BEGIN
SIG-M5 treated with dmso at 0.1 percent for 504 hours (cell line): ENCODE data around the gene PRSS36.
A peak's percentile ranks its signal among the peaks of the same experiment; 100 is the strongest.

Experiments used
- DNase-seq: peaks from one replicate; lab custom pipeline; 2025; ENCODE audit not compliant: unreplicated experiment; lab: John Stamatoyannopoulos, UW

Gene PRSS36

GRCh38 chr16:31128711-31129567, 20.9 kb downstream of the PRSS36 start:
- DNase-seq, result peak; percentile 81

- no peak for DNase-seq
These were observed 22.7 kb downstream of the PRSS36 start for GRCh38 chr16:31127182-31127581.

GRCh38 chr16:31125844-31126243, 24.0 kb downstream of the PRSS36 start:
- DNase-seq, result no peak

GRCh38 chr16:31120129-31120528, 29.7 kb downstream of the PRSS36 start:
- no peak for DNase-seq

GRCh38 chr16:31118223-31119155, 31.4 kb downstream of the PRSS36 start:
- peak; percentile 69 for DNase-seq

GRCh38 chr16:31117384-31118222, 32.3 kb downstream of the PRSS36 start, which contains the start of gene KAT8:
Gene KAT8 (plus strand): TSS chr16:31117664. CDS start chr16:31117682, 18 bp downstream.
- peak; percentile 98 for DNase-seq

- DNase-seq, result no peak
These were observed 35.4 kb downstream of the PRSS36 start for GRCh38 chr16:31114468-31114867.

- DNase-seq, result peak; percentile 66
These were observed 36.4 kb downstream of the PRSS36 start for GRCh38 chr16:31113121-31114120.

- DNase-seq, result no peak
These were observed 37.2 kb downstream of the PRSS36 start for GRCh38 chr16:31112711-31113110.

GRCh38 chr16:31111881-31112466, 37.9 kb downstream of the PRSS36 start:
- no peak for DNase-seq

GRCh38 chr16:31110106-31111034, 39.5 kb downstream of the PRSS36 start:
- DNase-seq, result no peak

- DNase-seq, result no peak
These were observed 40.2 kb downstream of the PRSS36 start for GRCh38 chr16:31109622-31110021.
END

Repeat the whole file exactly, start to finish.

SIG-M5 treated with dmso at 0.1 percent for 504 hours (cell line): ENCODE data around the gene PRSS36.
A peak's percentile ranks its signal among the peaks of the same experiment; 100 is the strongest.

Experiments used
- DNase-seq: peaks from one replicate; lab custom pipeline; 2025; ENCODE audit not compliant: unreplicated experiment; lab: John Stamatoyannopoulos, UW

Gene PRSS36

GRCh38 chr16:31128711-31129567, 20.9 kb downstream of the PRSS36 start:
- DNase-seq, result peak; percentile 81

- no peak for DNase-seq
These were observed 22.7 kb downstream of the PRSS36 start for GRCh38 chr16:31127182-31127581.

GRCh38 chr16:31125844-31126243, 24.0 kb downstream of the PRSS36 start:
- DNase-seq, result no peak

GRCh38 chr16:31120129-31120528, 29.7 kb downstream of the PRSS36 start:
- no peak for DNase-seq

GRCh38 chr16:31118223-31119155, 31.4 kb downstream of the PRSS36 start:
- peak; percentile 69 for DNase-seq

GRCh38 chr16:31117384-31118222, 32.3 kb downstream of the PRSS36 start, which contains the start of gene KAT8:
Gene KAT8 (plus strand): TSS chr16:31117664. CDS start chr16:31117682, 18 bp downstream.
- peak; percentile 98 for DNase-seq

- DNase-seq, result no peak
These were observed 35.4 kb downstream of the PRSS36 start for GRCh38 chr16:31114468-31114867.

- DNase-seq, result peak; percentile 66
These were observed 36.4 kb downstream of the PRSS36 start for GRCh38 chr16:31113121-31114120.

- DNase-seq, result no peak
These were observed 37.2 kb downstream of the PRSS36 start for GRCh38 chr16:31112711-31113110.

GRCh38 chr16:31111881-31112466, 37.9 kb downstream of the PRSS36 start:
- no peak for DNase-seq

GRCh38 chr16:31110106-31111034, 39.5 kb downstream of the PRSS36 start:
- DNase-seq, result no peak

- DNase-seq, result no peak
These were observed 40.2 kb downstream of the PRSS36 start for GRCh38 chr16:31109622-31110021.